In early 2018, Amazon bought Ring, a manufacturer specializing in interphones and smart cameras. The business is growing, but in a controversial way: the company closed deals with more than 400 police departments in the United States to fight crime through videos obtained with Ring devices.
The partnerships allow partner police departments to request access to videos recorded by Ring cameras, without the need for a court order.
Owners may or may not agree to grant access, but permission is often given: Residents seek security when installing cameras, so they often collaborate when the police argue that the images can help with investigations or identify suspicious activity .
In a way, Ring equipment creates a surveillance network. It all starts with the Neighbors app, available for Android and iOS. Through it, the user can access the images from the camera in real time to know who is knocking on his door, for example, even if he is not at home.
The application also allows the user to trigger or access security alerts issued by their neighbors, or communicate with them or the police to help locate suspects who appear in the images, for example. Alerts can also be issued automatically by the cameras.
This is where the controversy begins. For privacy and digital rights groups, such as Fight for the Future, Amazon is encouraging neighbors to spy on each other, creating a for-profit surveillance state.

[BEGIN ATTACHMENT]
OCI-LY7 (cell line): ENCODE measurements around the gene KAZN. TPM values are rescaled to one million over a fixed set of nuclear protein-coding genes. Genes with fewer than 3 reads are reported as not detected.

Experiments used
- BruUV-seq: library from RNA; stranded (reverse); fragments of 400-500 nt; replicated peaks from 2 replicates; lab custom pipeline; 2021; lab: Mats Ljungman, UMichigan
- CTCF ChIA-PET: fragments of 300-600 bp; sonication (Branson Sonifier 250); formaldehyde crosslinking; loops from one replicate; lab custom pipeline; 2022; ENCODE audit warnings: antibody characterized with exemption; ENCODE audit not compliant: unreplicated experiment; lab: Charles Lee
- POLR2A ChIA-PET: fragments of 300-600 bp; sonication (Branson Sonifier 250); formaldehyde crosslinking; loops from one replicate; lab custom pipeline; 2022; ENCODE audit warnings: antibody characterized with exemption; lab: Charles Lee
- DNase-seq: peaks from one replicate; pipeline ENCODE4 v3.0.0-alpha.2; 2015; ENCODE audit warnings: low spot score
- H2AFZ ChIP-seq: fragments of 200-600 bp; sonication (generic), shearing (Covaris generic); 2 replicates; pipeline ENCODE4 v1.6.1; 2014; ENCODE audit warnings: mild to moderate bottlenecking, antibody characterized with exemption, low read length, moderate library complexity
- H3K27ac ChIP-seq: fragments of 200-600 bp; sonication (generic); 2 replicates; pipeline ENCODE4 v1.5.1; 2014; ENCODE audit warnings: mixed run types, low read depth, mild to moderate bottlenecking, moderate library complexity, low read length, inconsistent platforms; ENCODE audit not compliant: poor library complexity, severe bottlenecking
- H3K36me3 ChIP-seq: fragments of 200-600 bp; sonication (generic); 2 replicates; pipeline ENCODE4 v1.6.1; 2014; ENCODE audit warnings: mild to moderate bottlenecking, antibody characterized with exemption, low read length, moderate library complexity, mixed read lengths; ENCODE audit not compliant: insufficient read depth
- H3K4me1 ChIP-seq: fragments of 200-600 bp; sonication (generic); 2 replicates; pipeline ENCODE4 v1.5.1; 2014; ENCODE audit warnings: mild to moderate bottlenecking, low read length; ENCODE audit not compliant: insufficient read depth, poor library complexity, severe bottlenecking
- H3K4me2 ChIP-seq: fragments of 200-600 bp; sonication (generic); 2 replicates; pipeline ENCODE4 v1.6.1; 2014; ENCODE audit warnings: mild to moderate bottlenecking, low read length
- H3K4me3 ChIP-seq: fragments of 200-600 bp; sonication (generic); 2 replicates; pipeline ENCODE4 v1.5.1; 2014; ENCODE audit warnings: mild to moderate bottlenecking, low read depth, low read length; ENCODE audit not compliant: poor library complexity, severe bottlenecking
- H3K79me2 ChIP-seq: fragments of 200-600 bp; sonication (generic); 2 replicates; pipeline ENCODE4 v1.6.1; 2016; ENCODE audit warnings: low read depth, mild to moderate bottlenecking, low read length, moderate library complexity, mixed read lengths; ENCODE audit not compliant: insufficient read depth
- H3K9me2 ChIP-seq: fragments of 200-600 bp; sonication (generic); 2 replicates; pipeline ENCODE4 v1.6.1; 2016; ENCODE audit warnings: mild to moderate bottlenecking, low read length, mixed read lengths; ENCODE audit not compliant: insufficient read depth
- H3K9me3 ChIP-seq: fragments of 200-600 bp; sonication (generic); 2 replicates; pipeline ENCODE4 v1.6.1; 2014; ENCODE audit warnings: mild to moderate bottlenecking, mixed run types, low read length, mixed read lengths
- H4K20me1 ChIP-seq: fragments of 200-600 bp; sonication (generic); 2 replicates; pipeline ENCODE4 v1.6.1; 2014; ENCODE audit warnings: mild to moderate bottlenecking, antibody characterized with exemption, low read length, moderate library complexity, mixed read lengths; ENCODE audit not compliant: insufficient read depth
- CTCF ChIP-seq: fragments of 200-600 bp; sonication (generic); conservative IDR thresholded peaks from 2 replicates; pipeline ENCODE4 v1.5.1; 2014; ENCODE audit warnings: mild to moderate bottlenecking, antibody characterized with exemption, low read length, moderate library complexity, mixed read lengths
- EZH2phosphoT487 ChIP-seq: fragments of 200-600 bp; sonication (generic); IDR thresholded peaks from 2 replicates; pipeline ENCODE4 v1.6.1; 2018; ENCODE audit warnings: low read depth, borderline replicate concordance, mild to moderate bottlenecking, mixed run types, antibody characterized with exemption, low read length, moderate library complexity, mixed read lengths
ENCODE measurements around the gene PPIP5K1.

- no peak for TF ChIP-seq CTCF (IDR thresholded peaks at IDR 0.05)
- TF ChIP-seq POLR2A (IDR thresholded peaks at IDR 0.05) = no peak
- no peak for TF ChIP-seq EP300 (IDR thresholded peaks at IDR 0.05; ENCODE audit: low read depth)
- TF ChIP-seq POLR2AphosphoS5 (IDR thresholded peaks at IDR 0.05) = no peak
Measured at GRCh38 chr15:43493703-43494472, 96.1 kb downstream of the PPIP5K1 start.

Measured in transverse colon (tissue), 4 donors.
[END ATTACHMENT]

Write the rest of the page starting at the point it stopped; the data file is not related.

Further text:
The agreements made with the police departments are also the target of criticism. The authorities have access to the Neighbors Portal, which shows on a map the geographic locations of the houses that have Ring devices, so that the police can request relatively easily the images recorded by them.
Here, the biggest concern is that these requests will end up becoming excessive to the point of undermining basic civil liberties.
For Jay Stanley, an analyst at the American Civil Liberties Union, the program can generate large amounts of data for the Amazon cloud and allow authorities to access it without maintaining a commitment to privacy. It is no coincidence that there are already petitions calling for these partnerships to be revoked.
But there is nothing to indicate that this is going to happen. In recent post on Ring’s blog, Amazon itself admitted that 405 law enforcement agencies have already joined the program. This number only tends to increase.